Yes, you read the title right…it is a macaron (not to be confused with macaroon- which my mom had already done on facebook). I wouldn’t say they are excruciatingly hard like some people and blogs have made them out to be (though there is quite some patience needed to get the job done)- I did find it to be a good experience and something of a future project. The flavors and combinations are endless for these bite-sized snacks.
The first battle was finding the right recipe or using various sources and coming to a determination. The NotSoHumblePie blog was a great starting point to determine a general recipe foundation.
My recipe is as follows:
130 gram Almond Flour
190 gram Powdered Sugar
100 gram Egg White
35 gram Granulated Sugar
The Egg white and granulated sugar are whisked up until a nice meringue is formed with somewhat hard peaks. As my one friend had been told by his “pastry-experienced” brother…you know when it is done when you can flip over the mixing bowl and it stays inside.” So I did this…and it worked so I was happy.
The almond flour and powdered sugar I put in the food processor and then put it through a sifter. If anything such as cocoa powder is added I do it pre-processor. Added dyes are done in the meringue before adding the flour mix.
After those two steps are done, take a quarter of the flour mix, add to meringue and fold in. You do this quarterly until it is all incorporated and you remove the air out of the meringue. Worth noting that too much folding will leave you with a runny batter and then be unable to make nice circles for the individual pastries.
After folding in, put in a pastry bag, and pipe onto a baking sheet lined with parchment paper (if you can get the sheets as the lay out flat-very important for these. Then I let them sit out 30-60 minutes (outer film layer forms and get out air bubbles) before putting in the oven (about 280 degrees) varies on individual ovens for about 16 minutes.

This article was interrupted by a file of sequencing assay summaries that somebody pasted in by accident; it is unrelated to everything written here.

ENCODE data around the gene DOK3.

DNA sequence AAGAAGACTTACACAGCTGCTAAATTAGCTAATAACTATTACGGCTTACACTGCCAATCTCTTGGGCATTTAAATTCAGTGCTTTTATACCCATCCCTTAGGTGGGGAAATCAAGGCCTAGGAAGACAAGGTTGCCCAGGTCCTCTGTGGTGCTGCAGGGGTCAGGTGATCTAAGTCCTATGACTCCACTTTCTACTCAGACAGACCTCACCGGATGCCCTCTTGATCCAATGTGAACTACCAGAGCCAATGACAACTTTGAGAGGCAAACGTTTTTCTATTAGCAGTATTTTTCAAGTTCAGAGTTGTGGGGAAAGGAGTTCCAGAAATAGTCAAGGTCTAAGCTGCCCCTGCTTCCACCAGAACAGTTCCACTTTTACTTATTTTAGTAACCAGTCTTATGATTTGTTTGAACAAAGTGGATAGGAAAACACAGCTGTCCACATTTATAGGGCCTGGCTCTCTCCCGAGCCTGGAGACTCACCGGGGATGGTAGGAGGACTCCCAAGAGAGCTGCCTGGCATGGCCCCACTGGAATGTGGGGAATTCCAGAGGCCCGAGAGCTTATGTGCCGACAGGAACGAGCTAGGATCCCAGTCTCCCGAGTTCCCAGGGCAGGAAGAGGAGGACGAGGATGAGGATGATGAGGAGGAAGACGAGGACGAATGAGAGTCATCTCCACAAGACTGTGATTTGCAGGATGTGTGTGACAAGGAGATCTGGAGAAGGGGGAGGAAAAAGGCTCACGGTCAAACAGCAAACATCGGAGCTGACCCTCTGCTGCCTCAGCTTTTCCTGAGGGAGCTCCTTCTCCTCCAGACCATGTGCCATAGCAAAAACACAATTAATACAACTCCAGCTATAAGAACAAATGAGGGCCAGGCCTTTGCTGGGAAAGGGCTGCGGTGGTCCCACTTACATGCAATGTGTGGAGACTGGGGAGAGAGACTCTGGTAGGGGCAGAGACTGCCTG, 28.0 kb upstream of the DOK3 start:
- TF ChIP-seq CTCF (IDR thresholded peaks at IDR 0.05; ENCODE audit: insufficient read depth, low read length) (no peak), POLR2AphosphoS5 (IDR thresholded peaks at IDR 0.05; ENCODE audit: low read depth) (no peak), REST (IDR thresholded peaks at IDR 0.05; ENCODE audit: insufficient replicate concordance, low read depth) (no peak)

My initial set of macarons (as with everything I do, I go all in), I started with a “dough” that incorporated some cocoa powder in it (flavor and a light brown color). For fillings of these I did a simple chocolate ganache (bittersweet chocolate and heavy cream) as well as other which had a fresh banana-cream I had made up.
Suffice to say however, something went wrong with my first batch as I pulled them out of the oven and they did not look the part (tops were not so smooth). Second time was the charm (and a little extra blending of the almond flour and powdered sugar in the processor).
The next batch, I added some red/yellow dye (turned into a light orange). To these I made a blood orange-Cointreau blend with mascarpone cheese. I also made a mixed berry jam for others in the batch.
So on to day two (wanted to make some more…nice dessert type of dish for a graduation party this weekend). For the first time since I got it for my birthday like 2 weeks back I got to use my dehydrator. I had some mint leaves/stems so I dehydrated them for about 2 hours until dried out. I then took the leaves off the stems and proceeded to grind them in my mortar/pestle. This was incorporated in the mix pre-processor and then I added a little extra “green” by way of dye.
Upon completion of this set, I decided to fill them with a chocolate ganache as they would be a mint-chocolate combination. For best results, they are kept in the refrigerator in a sealed container for 1-3 days initial (allows the moisture from the fillings to go into the shells). Just take out and bring up to room temperature…time for dessert.
What I love about them is the endless possibilities. Next time around I want to infuse with vanilla and do a butterceam filling with fresh raspberries. There’s just so much to try, so many flavors…